Background: Factors associated with attending screening for colorectal cancer with faecal occult blood testing was studied.
Methods: Sixty-eight per cent of 34,144 subjects participated in the primary screening and/or rescreening in a randomized screening study. The mortality and causes of death in the two groups were studied. A sample of the subjects received a questionnaire, in which they were asked about their reaction to the invitation. A statistical sample was called for a telephone interview.
Results: The mortality among the non-attenders was higher than among the attenders (p < 0.001), which might reflect a higher morbidity among the non-attenders. The mortality was equal in the test and control groups. There was no difference among the attenders and non-attenders who had a full or 50% pension. Among immigrants the attitude to screening was less positive among those born in 1918 but was the same as that of the whole group among those born in 1929. Significantly fewer persons among the non-attenders than among the attenders could be reached for a telephone interview (p < 0.001).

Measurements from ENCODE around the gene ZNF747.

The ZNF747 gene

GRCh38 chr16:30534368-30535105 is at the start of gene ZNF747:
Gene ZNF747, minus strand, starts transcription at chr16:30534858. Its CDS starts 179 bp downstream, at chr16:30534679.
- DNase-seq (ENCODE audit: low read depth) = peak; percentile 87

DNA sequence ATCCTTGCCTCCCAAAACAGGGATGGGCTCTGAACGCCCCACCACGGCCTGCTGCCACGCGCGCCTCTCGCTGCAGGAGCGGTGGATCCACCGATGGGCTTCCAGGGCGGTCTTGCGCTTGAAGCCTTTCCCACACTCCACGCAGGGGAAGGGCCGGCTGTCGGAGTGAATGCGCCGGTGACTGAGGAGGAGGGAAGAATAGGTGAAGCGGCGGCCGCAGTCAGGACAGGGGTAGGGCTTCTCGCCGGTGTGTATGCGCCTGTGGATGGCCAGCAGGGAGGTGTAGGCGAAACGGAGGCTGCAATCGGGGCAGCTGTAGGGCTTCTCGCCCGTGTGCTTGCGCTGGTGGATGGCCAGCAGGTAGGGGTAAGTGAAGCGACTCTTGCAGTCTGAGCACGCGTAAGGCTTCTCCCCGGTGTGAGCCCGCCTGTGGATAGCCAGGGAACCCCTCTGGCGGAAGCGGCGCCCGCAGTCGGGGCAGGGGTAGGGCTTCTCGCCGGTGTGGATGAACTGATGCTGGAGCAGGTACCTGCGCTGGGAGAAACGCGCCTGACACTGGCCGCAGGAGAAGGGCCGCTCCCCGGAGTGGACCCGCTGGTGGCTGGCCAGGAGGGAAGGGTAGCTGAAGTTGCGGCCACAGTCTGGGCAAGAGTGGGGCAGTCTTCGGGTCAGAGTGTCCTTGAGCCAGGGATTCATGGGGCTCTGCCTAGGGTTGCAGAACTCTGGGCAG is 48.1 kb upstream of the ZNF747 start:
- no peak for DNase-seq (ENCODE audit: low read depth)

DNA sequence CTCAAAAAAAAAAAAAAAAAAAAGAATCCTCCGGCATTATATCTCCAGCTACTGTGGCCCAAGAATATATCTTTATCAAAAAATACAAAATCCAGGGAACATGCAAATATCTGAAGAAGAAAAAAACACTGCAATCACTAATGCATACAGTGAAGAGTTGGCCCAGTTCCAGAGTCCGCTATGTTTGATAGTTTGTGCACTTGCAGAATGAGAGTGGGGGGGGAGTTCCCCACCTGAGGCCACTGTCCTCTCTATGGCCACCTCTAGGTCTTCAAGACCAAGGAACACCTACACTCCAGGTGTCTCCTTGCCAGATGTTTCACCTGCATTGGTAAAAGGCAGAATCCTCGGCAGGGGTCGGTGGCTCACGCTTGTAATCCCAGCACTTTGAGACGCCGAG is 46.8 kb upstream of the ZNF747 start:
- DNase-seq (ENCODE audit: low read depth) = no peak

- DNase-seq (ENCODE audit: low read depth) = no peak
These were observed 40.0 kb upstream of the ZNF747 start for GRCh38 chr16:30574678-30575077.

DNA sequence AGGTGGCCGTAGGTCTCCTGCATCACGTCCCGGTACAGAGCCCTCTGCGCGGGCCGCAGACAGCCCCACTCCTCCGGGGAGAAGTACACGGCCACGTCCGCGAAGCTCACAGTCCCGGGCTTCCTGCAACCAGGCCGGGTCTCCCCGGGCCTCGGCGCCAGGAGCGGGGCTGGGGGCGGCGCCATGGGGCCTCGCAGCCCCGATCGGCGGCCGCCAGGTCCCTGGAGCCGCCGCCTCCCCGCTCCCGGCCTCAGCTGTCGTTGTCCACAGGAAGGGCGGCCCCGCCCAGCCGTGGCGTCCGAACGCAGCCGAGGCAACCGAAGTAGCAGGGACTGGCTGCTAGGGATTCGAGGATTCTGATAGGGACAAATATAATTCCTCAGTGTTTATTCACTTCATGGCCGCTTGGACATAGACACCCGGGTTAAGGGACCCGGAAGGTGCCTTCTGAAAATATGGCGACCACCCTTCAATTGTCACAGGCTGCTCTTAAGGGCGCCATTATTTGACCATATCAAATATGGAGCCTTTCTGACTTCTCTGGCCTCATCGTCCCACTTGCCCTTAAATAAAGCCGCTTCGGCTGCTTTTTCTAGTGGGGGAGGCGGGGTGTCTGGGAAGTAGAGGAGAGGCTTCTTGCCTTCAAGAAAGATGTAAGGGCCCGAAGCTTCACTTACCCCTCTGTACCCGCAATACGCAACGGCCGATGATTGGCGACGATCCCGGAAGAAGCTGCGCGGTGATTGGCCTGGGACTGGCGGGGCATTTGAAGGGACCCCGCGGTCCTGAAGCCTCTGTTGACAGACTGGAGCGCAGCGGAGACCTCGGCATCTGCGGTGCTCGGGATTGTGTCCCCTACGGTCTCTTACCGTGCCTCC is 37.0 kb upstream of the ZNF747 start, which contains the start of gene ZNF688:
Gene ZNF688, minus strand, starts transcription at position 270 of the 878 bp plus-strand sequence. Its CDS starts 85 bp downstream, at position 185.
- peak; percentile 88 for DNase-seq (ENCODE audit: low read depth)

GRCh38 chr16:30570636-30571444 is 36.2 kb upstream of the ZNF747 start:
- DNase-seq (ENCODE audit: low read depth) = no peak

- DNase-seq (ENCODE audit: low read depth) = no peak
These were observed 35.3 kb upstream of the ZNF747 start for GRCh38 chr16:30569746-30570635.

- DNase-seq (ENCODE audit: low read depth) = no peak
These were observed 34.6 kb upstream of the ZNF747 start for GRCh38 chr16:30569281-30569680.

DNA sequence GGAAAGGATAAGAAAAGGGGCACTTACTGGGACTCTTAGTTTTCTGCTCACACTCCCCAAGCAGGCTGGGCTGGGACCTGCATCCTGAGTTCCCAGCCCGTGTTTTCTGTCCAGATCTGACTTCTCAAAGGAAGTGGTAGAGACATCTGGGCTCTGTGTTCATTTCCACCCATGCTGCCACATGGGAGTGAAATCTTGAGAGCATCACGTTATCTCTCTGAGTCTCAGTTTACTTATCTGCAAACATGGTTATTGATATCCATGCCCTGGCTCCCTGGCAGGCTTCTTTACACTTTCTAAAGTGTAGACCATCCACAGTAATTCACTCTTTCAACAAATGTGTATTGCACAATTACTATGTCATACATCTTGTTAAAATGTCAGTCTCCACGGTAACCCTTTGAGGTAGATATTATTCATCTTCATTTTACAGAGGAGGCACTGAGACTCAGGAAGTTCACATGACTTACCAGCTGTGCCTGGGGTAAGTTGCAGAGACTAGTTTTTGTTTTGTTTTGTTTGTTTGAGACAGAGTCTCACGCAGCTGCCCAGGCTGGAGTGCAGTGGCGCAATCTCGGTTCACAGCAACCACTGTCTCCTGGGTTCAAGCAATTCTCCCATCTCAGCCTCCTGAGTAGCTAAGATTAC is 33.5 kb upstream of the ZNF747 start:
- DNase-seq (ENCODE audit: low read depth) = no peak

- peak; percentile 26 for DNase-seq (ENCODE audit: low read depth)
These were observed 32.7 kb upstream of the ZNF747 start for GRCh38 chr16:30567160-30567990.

Conclusion: There is a possibility that the compliance can be increased. The non-attenders' attitude to screening was more negative than that of the attenders.